Grape pomace is the main by-product of wine production that concentrates bioactive metabolites of polyphenolic nature with antibacterial activity. Since grape pomace composition varied depending on grape variety, climate, vineyard location, and winemaking technology, it is important to study the composition and antibacterial activity of each variety separately. In this study, antibacterial activity against different food pathogens was evaluated and its relation with polyphenols content was determined. Grape pomace from Cabernet Sauvignon and Syrah varieties was extracted with methanol/HCl 1% (v/v), followed by sequential extractions with hexane, chloroform and ethyl acetate. Ethyl acetate fraction had the highest antibacterial activity determined through the microdilution method, reaching over 90% of inhibition at 500 μg·ml-1 with the exception of Salmonella Typhi (70% of inhibition). Staphylococcus aureus and Escherichia coli were the most susceptible strains, exceeding 50% of inhibition at 62.5 μg·ml-1. Ethyl acetate fraction contains the highest phenolic concentration in both Cabernet Sauvignon (132.2 mg of GAE g-1) and Syrah (102.6 mg of GAE g-1) pomace, as determined by the Folin-Ciocalteau method. Antibacterial activity present in grape pomace extracts is in direct relation to the polar phenolic content, in particular that from Cabernet Sauvignon.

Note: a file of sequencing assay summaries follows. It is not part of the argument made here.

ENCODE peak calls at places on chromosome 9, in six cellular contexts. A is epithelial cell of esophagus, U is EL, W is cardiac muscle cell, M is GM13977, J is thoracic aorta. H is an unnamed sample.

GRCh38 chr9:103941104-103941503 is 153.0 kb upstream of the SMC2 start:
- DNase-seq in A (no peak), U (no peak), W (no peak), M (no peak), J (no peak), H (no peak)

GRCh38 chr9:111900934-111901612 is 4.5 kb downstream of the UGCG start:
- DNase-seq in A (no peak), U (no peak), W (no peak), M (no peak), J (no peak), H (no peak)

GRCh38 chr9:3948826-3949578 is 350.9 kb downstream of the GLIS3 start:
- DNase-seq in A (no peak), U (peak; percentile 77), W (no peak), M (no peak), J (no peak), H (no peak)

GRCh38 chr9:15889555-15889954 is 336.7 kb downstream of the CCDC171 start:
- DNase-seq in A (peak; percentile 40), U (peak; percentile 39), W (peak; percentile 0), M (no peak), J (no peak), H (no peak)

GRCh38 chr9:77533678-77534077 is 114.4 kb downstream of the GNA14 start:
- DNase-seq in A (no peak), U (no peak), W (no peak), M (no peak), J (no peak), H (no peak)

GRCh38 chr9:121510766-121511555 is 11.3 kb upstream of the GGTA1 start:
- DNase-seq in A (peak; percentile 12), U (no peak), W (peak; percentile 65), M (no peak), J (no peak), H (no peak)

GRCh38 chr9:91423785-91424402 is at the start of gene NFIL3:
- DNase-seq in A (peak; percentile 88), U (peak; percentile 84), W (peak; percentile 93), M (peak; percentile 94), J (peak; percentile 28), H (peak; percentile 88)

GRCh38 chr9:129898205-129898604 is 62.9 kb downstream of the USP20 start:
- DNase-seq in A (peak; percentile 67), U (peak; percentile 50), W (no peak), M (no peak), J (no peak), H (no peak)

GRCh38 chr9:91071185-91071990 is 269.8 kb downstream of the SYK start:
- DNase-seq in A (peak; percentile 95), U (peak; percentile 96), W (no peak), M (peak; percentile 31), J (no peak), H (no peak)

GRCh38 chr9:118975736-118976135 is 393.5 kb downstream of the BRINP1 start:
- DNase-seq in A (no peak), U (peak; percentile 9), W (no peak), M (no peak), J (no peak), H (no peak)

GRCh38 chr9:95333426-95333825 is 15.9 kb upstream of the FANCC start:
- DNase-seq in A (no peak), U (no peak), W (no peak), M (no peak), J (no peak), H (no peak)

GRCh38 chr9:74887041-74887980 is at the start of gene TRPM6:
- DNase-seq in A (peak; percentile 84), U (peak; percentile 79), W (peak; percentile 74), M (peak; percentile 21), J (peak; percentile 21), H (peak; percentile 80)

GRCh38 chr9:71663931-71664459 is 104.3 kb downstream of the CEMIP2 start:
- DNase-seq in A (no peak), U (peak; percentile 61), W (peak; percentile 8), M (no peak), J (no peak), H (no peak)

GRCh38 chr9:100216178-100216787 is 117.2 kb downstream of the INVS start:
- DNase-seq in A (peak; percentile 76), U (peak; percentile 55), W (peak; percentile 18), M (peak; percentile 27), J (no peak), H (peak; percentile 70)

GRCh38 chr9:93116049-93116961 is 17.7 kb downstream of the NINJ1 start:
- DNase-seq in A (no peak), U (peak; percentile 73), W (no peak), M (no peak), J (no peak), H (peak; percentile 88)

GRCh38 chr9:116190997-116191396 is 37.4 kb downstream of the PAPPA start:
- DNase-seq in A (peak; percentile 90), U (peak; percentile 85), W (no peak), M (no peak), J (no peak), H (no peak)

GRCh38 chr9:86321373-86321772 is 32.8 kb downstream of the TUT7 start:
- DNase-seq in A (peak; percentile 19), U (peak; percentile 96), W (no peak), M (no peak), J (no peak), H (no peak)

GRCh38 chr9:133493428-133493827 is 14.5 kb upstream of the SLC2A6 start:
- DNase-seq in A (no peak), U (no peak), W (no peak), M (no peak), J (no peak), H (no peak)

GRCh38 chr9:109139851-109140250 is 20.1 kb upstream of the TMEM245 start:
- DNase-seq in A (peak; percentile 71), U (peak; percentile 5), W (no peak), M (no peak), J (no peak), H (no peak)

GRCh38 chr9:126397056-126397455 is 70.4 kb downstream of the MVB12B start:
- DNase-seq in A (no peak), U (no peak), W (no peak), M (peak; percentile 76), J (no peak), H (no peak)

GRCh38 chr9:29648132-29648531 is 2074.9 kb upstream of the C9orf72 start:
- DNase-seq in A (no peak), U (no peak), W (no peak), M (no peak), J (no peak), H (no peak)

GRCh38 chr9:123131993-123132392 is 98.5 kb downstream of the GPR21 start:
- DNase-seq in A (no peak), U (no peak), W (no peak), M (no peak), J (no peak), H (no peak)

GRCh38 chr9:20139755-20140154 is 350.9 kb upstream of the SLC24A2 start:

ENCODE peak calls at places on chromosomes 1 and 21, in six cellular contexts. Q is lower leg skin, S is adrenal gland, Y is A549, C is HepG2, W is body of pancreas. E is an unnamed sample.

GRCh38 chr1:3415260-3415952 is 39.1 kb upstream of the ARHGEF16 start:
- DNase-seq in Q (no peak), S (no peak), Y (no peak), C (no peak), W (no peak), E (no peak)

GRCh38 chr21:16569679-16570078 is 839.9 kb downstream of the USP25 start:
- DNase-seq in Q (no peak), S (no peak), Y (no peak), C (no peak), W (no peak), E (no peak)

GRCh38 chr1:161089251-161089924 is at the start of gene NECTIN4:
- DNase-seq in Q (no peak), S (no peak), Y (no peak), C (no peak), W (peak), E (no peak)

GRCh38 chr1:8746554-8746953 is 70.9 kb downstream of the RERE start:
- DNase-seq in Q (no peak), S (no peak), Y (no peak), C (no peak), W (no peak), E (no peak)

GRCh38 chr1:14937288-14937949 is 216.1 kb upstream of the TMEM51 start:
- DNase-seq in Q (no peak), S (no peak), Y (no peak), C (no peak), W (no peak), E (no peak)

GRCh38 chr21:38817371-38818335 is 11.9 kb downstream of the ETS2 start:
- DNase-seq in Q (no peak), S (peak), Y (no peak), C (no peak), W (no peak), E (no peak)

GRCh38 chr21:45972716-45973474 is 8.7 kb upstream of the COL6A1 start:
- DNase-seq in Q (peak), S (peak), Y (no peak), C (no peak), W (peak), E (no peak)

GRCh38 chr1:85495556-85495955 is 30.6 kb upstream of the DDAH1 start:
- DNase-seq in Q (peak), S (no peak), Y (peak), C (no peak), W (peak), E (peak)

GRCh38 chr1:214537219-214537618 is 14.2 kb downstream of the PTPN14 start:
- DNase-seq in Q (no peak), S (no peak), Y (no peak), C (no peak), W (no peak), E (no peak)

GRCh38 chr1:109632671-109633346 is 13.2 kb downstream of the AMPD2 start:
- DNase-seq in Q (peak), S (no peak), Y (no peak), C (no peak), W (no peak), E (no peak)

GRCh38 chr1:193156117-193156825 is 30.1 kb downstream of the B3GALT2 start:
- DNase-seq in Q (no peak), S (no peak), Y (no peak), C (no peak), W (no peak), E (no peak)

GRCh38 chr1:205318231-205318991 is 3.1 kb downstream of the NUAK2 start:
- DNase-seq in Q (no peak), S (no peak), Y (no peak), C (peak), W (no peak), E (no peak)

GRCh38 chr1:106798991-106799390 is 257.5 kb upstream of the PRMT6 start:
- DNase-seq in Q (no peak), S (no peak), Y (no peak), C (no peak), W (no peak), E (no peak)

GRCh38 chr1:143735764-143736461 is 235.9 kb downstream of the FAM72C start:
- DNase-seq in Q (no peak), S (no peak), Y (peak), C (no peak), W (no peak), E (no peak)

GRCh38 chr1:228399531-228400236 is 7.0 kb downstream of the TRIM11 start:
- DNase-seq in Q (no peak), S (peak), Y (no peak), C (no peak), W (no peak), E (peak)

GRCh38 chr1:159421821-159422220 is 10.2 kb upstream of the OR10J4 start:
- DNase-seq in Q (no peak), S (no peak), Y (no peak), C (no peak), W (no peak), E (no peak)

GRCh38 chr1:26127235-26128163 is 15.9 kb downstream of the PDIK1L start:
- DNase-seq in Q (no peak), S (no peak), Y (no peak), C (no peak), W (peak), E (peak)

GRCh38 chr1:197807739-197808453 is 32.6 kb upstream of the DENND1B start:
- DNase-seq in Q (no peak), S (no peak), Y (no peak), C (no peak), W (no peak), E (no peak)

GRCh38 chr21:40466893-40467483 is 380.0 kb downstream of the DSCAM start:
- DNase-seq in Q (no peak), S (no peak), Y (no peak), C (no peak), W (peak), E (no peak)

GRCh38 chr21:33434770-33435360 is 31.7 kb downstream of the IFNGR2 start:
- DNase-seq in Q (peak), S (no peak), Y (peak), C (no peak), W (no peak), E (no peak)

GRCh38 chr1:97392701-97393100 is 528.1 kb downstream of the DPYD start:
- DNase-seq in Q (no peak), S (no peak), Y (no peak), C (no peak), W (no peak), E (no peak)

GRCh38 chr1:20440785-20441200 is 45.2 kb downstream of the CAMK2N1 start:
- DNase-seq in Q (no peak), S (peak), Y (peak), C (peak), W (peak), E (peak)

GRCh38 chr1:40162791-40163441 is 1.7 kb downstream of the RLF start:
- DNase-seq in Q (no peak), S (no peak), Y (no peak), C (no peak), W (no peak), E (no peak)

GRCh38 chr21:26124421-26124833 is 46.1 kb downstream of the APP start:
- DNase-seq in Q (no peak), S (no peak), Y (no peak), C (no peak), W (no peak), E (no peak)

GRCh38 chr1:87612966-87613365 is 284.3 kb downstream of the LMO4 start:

Many Andisols of the Andes have been disturbed by traditional potato-based rotation agriculture disrupting soil structure, water retention capacity and organic matter content. This study was undertaken to investigate the contribution of conservation farming technology or reduced tillage in potato-based rotations in the Colombian Andes in order to rehabilitate total and aggregated soil organic C in disturbed organic matter-rich Andisols. Soils were sampled from farms with 7-year of reduced tillage and farms with conventional farming practices. Ultrasound energy was applied to samples to disrupt aggregation and total soil C was determined in order to investigate the amount of carbon held inside the aggregates of different soil size classes. Results indicated that reduced tillage in potato-based crop rotations increased the soil C concentration and average C content in the whole profile (≈117 cm depth) by 50 and 33% (1636 t C ha?1 vs. 1224 t C ha?1), respectively, as compared to conventional farming practices. Carbon content increased 177% in the subsoil (A2 horizon, 78 -117 cm depth, from 215 to 596 t?ha?1), although most of the soil C was in the A1 horizon (between 0 -78 cm average thickness, 1097 t?ha?1). These increases show that reduced tillage enhances C stores in Andisols which are already high in organic matter. In addition, C in aggregates represented more than 80% of the total organic matter and it was positively affected by conservation practices. The C increase was preferential in the smaller macroaggregates (<2 mm). The aggregate dispersion energy curves further suggested that C increase was occurring in microaggregates within the smaller macroaggregate fraction. Data suggested that smaller macroaggregates can be used in these soils to evaluate the influence of field management practices on soil C sequestration.